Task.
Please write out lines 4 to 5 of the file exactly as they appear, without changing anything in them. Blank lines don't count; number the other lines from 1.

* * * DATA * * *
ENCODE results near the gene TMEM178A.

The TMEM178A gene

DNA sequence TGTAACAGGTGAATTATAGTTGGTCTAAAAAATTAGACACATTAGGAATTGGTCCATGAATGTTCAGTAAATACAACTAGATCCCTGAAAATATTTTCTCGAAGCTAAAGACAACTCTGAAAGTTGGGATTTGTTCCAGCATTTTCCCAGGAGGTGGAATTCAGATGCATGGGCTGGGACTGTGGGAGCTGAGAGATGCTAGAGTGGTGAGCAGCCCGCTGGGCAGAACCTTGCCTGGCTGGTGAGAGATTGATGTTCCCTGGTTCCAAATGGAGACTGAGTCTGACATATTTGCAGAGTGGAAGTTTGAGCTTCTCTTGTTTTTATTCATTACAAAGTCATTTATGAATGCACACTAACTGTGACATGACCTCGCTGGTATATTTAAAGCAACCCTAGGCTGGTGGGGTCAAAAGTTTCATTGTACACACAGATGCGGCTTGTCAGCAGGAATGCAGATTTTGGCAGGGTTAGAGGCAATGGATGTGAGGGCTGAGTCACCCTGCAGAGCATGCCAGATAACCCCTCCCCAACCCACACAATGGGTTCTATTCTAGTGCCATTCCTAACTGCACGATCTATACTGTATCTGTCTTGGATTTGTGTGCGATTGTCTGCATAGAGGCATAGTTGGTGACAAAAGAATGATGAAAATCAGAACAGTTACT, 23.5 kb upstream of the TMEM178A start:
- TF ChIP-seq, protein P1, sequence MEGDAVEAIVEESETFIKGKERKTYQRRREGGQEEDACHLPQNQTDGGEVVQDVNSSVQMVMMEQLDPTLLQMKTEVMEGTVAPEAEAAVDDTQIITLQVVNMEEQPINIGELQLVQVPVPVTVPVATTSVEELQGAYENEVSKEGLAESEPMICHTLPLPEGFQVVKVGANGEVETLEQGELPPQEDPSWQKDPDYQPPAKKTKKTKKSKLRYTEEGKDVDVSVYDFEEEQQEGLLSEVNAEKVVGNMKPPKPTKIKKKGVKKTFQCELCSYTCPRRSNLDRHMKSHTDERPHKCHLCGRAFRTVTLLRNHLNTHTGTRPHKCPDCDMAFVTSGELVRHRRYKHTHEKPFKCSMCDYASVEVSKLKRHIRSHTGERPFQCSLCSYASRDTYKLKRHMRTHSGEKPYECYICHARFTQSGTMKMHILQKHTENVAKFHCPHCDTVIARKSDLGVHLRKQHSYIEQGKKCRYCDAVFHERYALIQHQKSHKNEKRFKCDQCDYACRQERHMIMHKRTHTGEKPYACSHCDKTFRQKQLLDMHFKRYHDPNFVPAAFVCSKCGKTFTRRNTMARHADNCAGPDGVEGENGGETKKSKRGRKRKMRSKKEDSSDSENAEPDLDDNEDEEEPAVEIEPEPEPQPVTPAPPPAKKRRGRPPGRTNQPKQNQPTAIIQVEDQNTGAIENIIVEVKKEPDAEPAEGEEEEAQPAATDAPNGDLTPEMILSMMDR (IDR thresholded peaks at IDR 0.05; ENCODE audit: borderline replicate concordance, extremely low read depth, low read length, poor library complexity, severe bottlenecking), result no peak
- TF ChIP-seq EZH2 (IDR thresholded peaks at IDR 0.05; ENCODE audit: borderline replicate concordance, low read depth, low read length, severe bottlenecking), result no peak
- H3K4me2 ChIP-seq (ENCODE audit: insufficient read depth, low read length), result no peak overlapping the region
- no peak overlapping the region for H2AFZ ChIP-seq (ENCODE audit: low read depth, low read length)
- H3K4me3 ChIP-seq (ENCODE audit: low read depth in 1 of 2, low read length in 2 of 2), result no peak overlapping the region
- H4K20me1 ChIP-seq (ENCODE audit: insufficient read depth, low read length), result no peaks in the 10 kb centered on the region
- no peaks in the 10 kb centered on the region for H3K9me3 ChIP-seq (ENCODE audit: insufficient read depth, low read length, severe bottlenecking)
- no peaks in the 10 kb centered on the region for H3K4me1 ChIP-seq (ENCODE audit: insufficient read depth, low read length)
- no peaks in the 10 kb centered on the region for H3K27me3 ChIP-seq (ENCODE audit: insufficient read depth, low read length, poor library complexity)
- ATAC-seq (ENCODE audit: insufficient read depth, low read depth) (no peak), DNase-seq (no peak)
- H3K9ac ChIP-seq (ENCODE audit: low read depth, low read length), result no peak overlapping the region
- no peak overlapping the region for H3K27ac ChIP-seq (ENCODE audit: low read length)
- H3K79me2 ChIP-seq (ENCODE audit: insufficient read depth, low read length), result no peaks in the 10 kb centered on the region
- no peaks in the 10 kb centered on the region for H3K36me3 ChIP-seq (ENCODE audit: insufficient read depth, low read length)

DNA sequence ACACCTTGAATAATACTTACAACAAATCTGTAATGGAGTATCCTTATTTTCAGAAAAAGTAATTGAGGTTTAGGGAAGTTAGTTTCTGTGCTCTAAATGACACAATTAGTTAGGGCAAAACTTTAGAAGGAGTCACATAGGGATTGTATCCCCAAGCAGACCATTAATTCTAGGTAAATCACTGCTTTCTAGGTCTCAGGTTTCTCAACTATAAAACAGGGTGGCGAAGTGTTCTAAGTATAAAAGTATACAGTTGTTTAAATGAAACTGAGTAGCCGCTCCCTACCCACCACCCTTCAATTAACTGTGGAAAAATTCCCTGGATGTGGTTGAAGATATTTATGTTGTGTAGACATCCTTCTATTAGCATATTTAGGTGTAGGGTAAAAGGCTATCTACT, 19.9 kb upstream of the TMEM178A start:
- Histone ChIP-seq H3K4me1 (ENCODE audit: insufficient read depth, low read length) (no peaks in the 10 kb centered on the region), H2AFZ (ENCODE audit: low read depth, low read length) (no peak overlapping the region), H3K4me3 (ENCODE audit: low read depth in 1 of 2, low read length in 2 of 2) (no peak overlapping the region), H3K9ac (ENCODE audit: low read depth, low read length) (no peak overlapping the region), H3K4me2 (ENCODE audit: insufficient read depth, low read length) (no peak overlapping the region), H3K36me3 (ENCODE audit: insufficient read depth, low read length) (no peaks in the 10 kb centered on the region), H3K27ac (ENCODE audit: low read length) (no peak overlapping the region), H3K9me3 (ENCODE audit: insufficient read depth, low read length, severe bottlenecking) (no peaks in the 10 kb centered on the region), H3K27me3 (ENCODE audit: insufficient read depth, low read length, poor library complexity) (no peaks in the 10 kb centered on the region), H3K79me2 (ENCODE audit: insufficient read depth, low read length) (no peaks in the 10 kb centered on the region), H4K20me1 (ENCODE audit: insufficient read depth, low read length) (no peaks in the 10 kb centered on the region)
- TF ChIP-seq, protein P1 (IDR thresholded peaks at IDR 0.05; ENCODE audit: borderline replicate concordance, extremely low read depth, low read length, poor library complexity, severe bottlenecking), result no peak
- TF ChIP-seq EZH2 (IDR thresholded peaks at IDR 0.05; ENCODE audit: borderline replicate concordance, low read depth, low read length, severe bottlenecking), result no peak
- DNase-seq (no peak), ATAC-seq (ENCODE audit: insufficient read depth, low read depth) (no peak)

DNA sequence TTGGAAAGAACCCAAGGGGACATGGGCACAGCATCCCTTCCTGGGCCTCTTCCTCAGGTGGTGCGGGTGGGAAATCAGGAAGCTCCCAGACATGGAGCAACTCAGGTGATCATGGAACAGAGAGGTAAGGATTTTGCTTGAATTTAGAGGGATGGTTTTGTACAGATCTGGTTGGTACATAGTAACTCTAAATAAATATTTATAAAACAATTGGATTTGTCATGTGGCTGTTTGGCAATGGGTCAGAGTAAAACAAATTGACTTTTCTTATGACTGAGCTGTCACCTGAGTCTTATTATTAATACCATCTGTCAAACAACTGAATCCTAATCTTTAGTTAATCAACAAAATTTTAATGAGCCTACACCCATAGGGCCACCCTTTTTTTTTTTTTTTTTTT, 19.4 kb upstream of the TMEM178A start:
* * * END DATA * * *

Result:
- TF ChIP-seq, protein P1, sequence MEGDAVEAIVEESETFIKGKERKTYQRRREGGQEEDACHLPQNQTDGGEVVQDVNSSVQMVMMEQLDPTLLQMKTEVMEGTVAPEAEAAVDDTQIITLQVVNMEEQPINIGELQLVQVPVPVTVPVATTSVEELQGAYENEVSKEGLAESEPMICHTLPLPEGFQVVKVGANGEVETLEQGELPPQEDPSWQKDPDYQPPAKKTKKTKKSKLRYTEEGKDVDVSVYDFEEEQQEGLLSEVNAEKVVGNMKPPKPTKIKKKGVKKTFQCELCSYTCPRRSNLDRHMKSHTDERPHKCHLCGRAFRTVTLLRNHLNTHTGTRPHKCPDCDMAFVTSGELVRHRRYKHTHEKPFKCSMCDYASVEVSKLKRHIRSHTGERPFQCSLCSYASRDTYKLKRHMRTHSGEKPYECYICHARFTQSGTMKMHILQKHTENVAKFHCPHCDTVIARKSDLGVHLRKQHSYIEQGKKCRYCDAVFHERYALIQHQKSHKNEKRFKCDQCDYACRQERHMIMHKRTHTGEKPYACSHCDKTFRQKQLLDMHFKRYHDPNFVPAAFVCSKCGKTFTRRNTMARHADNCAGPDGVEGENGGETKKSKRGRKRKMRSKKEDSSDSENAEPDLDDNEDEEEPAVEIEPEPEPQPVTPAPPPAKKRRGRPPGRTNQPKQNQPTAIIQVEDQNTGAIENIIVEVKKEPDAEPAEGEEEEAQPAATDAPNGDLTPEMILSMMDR (IDR thresholded peaks at IDR 0.05; ENCODE audit: borderline replicate concordance, extremely low read depth, low read length, poor library complexity, severe bottlenecking), result no peak
- TF ChIP-seq EZH2 (IDR thresholded peaks at IDR 0.05; ENCODE audit: borderline replicate concordance, low read depth, low read length, severe bottlenecking), result no peak